THIRTEEN CONVERSATIONS ABOUT ONE THING Image

A college mathematics professor who has recently been mugged. An arrogant young lawyer involved in a hit-and-run accident. A
paranoid insurance adjuster beaten down by life. These are some of the interlocking characters in Jill Sprecher’s meditative and sincerely felt New York story “Thirteen Conversations About One Thing.” Sprecher explores the power of one unexpected event – usually traumatic – to change one’s life forever, with surprisingly enjoyable results.
“We’re more connected than we know,” another character muses late in the film, and that could well serve as this film’s motto. The math professor, played by John Turturro, splits from his wife (Amy Irving), and soon buys a used BMW from the young lawyer (Matthew McConaughey). The lawyer had recently been out celebrating a court victory, running into the insurance adjuster (Alan Arkin), who warned him about the dire caprices of fate. Hours later, a pretty house cleaner (Clea Duvall) is hit by that BMW, driven by that lawyer, and left for dead on the West Village cobblestones. But the lawyer can’t escape his guilt. Everyone here is forced to deal with the consequences of his or her choices, the paths fate has chosen for them.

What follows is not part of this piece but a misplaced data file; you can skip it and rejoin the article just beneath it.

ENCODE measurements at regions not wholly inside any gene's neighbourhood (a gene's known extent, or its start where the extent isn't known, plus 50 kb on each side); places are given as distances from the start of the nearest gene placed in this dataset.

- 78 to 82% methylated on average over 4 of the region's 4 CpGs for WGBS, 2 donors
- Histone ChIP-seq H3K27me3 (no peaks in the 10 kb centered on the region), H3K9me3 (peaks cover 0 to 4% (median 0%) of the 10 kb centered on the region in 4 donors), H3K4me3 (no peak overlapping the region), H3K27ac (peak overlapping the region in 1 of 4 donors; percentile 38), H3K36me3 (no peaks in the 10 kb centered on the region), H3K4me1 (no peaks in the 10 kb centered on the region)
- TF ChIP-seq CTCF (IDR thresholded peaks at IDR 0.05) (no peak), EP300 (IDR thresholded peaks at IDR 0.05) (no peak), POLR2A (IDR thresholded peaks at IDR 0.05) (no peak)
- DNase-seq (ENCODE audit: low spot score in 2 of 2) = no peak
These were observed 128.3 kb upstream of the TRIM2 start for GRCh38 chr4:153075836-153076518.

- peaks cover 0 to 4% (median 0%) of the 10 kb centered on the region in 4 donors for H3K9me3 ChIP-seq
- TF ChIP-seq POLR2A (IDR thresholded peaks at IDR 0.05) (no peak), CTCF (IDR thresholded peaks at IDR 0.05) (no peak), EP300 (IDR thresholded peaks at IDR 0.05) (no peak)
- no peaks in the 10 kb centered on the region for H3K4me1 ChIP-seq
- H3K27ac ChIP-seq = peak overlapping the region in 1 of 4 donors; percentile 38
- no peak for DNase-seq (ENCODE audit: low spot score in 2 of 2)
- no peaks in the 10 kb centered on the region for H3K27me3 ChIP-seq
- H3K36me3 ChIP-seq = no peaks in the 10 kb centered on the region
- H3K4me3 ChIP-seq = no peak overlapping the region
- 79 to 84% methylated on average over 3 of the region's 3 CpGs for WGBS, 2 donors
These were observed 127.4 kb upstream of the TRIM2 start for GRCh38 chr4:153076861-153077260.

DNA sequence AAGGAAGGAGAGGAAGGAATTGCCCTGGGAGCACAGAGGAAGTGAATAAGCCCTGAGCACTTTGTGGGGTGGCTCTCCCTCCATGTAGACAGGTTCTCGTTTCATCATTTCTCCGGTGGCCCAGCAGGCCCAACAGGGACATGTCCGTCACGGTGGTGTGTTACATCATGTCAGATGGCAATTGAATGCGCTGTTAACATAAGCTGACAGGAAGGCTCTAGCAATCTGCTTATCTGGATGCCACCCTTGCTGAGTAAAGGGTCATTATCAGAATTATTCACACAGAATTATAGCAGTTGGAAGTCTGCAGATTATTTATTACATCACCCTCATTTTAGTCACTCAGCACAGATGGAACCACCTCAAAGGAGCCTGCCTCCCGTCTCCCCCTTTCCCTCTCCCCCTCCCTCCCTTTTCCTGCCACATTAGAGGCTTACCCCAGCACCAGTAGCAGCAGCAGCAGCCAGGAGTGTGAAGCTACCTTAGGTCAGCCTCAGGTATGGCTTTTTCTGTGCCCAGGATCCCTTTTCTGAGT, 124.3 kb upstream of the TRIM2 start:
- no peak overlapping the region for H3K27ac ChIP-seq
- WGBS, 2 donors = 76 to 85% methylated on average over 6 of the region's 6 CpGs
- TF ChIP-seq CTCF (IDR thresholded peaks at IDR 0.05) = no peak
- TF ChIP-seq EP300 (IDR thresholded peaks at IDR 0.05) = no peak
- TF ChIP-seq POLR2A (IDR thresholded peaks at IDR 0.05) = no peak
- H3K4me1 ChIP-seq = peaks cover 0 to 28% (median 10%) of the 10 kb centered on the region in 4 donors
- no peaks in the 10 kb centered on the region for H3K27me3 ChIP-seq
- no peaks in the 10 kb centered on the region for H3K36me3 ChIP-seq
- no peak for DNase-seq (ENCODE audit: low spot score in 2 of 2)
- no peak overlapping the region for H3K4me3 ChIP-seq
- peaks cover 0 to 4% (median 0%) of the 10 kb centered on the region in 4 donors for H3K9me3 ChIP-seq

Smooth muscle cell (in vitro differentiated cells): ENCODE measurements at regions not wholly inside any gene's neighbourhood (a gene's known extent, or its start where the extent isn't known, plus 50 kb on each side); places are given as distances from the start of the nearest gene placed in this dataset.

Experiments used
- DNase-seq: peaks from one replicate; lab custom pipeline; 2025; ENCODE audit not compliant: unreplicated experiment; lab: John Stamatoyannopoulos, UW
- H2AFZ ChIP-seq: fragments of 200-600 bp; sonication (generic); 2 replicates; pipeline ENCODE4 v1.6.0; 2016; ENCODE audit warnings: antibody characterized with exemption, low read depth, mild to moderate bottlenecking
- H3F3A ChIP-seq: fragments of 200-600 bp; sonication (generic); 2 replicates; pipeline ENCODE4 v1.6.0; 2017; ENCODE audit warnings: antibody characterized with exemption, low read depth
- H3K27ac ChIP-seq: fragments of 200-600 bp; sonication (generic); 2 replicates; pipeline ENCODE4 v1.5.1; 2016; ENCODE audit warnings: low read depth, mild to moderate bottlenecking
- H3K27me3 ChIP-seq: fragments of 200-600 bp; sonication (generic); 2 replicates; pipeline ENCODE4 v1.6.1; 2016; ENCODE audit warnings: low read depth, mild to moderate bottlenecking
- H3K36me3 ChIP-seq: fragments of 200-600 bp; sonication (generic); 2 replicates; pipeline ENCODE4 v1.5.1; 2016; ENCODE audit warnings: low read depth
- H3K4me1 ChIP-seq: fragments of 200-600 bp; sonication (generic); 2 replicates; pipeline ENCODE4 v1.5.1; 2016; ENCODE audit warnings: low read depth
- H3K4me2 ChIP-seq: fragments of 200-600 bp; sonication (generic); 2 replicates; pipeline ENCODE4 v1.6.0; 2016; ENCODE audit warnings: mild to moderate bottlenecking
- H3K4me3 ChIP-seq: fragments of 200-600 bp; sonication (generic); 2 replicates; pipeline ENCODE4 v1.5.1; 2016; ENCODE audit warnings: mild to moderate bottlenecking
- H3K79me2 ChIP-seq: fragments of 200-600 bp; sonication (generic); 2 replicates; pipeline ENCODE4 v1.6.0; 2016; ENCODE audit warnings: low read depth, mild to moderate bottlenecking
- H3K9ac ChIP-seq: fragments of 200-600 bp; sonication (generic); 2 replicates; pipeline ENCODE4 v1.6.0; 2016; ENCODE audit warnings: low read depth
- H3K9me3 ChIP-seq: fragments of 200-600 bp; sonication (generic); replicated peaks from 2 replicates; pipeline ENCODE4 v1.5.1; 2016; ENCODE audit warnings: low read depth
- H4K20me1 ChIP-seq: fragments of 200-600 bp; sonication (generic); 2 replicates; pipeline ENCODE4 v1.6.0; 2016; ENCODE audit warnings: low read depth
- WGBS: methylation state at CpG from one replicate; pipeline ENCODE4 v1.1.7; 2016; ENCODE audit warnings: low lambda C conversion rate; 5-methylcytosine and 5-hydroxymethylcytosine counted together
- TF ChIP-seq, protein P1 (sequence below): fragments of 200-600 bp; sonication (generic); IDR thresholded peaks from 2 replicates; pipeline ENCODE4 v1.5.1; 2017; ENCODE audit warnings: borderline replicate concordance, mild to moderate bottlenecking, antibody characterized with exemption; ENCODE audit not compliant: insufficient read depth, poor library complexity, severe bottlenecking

Sprecher, who shares credit for the elegant screenplay with her sister Karen, began the script as a way of dealing with the repercussions of her own mugging in New York some years ago. That personal touch is evident throughout “Thirteen Conversations,” which utilizes the nonlinear, flashing-forward-and-back structure we’re seeing ever more of these days without ever seeming affected or self-important. There are moments of subtle brilliance, and the actors all do career-best work, Arkin best of all. But mainly “Thirteen Conversations” encircles the viewer in a comforting, open-hearted humanism. It’s a quiet, modest piece of work, but no less lovely for it.

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